Reference : Les matières colorantes au début du Paléolithique supérieur : sources, transformation...
Dissertations and theses : Doctoral thesis
Arts & humanities : Archaeology
http://hdl.handle.net/2268/67474
Les matières colorantes au début du Paléolithique supérieur : sources, transformations et fonctions
French
[fr] Origins, Transformations and Functions of colouring material during the Early Upper Palaeolithic
Salomon, Hélène mailto [Université de Liège - ULg > > Centre européen en archéométrie - Physique nucléaire, atomique et spectroscopie >]
2009
Université Bordeaux 1, ​​France
Thèse de doctorat, école doctorale Sciences et Environnement, spécialité Préhistoire
Geneste, Jean-Michel
Menu, Michel
Jaubert, Jacques
Bodu, Pierre
d'Errico, Francesco
Otte, Marcel
[en] Colouring material ; Ochre ; Hematite ; Manganese ; Pigment ; Middle/Upper Palaeolithic transition ; Châtelperronian ; Arcy-sur-Cure ; Grotte du Renne ; Heating ; Grinding ; Skhul ; Les Maîtreaux
[en] Abstract :
Despite an increasing number of studies, colouring materials are still poorly understood among excavation remains. Their attraction lies in their capacity to bring to light diverse and complex skills, but also in their intense colouring power and their contrasting colours : red and black, which still possess a symbolic value. These highly symbolic materials may, therefore, highlight the “conceptual” practices of prehistoric men and give access to their symbolic world and thought. In such a particular context as the transition between the Middle and the Upper Palaeolithic, these remains, which are very abundant in most excavations, offer the possibility, through analysis, to get an exceptional insight into the way of life of the last Neanderthals. The Châtelperronian site of the “Grotte du Renne”, in Arcy-sur-Cure (Yonne), is a landmark. It was excavated beween 1949 and 1963 by André Leroi-Gourhan : Numerous colouring materials were discovered there, and Leroi-Gourhan developed theories about their transformation and uses which so far have not been tested, and have remained unchallenged.Since their discovery, the assumption is that those minerals were heated in a controlled way, in order to modify their colour. It is indeed well-known that heat transforms yellow materials (iron hydroxides) in orange, red or purple materials (iron oxides). From this hypothesis originates the theory according to which Neanderthals exploited colouring materials as pigments for symbolic or even aesthetic purposes. But the theory has so far never been proved true.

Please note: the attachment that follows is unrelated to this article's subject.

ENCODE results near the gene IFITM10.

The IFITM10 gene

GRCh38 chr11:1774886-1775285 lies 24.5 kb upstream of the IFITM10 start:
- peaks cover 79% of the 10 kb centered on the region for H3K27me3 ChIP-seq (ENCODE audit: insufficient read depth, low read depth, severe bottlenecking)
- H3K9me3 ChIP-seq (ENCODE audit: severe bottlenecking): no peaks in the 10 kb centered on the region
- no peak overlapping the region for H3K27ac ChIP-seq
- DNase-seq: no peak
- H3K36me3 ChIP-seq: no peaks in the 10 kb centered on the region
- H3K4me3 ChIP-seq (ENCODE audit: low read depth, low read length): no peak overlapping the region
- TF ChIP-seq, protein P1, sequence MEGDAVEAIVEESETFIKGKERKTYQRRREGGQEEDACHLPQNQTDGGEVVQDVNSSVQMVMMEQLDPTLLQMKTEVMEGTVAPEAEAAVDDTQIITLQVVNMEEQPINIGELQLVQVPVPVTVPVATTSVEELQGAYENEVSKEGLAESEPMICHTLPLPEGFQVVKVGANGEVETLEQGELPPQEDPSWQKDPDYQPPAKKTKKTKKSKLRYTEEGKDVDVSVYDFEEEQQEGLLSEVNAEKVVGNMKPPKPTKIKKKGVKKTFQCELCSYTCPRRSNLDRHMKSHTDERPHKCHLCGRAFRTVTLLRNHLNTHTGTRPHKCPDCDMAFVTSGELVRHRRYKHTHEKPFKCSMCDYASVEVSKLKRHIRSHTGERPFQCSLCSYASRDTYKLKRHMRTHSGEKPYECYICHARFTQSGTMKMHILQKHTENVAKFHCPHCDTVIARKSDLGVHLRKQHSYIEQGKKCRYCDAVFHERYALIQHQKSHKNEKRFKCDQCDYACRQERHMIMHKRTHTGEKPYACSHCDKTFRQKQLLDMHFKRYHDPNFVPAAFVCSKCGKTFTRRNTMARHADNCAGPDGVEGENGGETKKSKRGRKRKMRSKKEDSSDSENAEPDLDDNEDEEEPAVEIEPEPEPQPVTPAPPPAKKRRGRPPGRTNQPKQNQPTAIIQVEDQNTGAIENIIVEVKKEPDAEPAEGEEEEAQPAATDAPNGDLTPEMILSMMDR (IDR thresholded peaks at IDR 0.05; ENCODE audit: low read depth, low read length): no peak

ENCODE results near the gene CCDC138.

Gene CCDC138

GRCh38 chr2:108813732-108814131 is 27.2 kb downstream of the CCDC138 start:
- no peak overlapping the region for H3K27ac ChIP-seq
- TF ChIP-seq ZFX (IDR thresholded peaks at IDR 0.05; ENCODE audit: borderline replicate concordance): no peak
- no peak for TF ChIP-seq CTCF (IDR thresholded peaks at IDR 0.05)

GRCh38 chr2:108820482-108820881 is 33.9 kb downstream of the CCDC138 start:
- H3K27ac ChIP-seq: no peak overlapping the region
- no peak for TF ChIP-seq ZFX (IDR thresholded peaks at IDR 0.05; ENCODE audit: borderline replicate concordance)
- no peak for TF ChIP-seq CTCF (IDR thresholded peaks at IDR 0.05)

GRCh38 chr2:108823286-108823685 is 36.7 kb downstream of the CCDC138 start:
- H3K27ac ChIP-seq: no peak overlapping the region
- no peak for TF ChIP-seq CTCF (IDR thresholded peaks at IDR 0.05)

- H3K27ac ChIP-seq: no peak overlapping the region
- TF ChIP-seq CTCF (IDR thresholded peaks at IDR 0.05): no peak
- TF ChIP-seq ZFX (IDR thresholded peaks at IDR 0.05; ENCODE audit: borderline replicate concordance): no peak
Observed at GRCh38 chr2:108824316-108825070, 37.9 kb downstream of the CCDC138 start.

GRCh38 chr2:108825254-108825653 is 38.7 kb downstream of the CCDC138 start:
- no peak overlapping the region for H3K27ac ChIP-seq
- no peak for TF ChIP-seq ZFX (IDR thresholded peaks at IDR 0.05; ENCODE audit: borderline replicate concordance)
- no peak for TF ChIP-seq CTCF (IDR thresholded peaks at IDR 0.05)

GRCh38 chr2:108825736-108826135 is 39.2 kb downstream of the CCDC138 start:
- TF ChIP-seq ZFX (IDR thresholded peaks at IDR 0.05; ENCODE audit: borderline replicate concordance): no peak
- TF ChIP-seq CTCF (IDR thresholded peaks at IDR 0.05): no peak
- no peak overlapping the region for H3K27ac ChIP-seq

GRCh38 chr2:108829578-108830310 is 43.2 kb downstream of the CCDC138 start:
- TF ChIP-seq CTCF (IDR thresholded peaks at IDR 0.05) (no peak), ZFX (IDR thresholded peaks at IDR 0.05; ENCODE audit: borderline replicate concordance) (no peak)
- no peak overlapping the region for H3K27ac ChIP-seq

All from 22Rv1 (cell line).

Our study combines several sets of data, obtained from different methods. Physico-chemical and petrological analyses were carried out on the colouring materials. These data were related to their location on the site, in association with exceptionally well preserved “hut” structures. Furthermore, a series of experimentations, aimed to characterize powders obtained via different methods (grinding and crushing on the one hand, abrasion on the other hand). The comparison of all these data enabled us to identify the various technical choices which informed the supply in colouring minerals in all the Châtelperronian levels of the Grotte du Renne.
It was thus possible to demonstrate that none of these materials, either red or black, was heated before being
used, contrary to what had been assumed so far. The supply in colouring materials was as carefully organised
as for other materials (flint, for example) ; they were collected in geological formations occasionally showing
on the surface, at more than 10 km from the cave. The exploitation of these geological sites did not vary during
the whole Châtelperronian period, and privileged materials which can easily be ground into powder. Part of their supply was ground coarsely in order to cover large surface areas (soils or hides) as preservative or to clean them up. The remaining materials were destined to more meticulous activities, which required a fine, regular, and highly-colouring powder. In this latter case, the Neanderthals of the Grotte du Renne used those products when working on bone materials (bone or mammoth ivory), and used them also for their sheer colour.
The set of colouring minerals from the Grotte du Renne reveals Neanderthals’ in-depth knowledge of materials ; they understood perfectly well their properties and qualities, and used them extensively, so that the Châtelperronian site must have been a literally dazzling sight, all red and black. The “chaîne opératoire” which transpires from our analysis shows very sophisticated techniques, and an advanced “technological” knowledge.
They are witness to surprising capacities and a highly-evolved pattern of thought.
http://hdl.handle.net/2268/67474

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